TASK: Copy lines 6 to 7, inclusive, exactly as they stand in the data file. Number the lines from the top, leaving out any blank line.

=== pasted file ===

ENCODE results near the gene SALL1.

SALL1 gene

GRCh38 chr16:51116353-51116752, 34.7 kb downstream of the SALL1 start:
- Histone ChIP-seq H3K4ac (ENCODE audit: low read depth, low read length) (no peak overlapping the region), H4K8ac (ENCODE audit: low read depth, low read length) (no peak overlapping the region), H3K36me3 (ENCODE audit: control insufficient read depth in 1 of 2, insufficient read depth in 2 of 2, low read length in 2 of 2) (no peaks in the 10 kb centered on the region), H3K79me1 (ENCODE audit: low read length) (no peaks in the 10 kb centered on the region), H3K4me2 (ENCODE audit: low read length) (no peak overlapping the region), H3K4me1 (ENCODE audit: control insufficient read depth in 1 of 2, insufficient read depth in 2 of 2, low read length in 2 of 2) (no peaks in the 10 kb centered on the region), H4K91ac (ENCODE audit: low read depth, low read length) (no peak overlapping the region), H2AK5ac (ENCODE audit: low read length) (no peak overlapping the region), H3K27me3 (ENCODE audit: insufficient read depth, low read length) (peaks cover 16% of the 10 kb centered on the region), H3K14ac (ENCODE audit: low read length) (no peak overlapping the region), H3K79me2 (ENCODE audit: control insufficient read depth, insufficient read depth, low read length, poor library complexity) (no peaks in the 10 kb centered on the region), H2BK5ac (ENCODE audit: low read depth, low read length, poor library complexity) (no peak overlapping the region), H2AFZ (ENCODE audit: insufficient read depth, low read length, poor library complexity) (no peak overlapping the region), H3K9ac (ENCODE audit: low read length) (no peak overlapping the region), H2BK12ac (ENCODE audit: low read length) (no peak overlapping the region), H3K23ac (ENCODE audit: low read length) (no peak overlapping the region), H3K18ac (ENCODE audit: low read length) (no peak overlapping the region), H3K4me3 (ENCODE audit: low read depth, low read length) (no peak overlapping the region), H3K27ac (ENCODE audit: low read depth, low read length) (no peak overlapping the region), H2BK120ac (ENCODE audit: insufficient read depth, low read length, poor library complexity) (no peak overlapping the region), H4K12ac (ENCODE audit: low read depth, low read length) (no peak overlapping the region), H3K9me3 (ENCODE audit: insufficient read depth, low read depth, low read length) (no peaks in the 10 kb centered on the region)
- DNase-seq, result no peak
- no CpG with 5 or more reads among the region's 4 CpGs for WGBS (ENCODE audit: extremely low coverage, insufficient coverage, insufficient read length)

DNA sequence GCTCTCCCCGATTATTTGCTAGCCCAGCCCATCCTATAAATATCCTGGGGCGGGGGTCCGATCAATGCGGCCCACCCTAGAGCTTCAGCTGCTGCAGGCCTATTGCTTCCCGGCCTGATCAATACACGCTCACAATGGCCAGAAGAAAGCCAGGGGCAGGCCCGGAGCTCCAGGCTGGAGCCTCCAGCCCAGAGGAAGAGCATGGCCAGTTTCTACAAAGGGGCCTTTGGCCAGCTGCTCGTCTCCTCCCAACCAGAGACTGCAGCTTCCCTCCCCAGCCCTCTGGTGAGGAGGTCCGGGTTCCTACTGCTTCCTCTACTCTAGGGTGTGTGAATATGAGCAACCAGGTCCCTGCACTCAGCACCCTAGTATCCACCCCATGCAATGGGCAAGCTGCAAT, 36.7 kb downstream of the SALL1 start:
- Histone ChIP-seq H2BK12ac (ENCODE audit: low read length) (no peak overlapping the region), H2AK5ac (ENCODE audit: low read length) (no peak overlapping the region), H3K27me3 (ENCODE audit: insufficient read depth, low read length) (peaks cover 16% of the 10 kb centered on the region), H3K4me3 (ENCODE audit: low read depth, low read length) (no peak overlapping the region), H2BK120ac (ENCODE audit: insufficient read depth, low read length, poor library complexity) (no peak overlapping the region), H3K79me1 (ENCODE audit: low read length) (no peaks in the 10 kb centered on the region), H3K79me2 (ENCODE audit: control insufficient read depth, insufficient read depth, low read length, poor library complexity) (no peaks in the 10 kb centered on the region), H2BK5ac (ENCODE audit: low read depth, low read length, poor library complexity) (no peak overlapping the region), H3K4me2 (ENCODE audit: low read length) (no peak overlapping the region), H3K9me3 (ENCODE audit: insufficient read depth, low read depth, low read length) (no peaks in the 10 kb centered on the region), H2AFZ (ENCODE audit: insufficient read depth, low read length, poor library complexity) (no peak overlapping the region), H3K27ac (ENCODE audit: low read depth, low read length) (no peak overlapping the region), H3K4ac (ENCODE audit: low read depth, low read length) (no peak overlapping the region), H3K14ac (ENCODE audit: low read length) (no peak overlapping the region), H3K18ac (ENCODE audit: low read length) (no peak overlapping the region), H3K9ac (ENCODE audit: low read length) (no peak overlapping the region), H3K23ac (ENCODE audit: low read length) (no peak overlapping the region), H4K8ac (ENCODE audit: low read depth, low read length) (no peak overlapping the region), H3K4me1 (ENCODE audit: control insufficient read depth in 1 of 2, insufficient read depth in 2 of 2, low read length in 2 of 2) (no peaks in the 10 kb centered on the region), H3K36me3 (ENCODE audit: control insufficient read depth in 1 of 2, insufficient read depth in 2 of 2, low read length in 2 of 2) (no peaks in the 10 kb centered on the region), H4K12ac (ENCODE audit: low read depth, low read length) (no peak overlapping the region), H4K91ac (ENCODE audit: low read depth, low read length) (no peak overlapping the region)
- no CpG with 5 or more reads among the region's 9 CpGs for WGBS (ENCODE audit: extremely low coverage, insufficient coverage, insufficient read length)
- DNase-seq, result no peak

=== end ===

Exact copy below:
- no CpG with 5 or more reads among the region's 4 CpGs for WGBS (ENCODE audit: extremely low coverage, insufficient coverage, insufficient read length)

DNA sequence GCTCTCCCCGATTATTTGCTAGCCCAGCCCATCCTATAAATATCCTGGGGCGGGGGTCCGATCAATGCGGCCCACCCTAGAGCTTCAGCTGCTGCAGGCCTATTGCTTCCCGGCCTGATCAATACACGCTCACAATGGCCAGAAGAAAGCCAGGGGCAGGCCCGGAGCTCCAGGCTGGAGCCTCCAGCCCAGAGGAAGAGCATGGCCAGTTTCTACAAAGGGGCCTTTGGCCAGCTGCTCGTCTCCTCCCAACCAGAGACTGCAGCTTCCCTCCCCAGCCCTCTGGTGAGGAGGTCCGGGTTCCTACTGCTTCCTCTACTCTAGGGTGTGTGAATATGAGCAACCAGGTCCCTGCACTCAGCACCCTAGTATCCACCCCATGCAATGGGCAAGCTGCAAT, 36.7 kb downstream of the SALL1 start: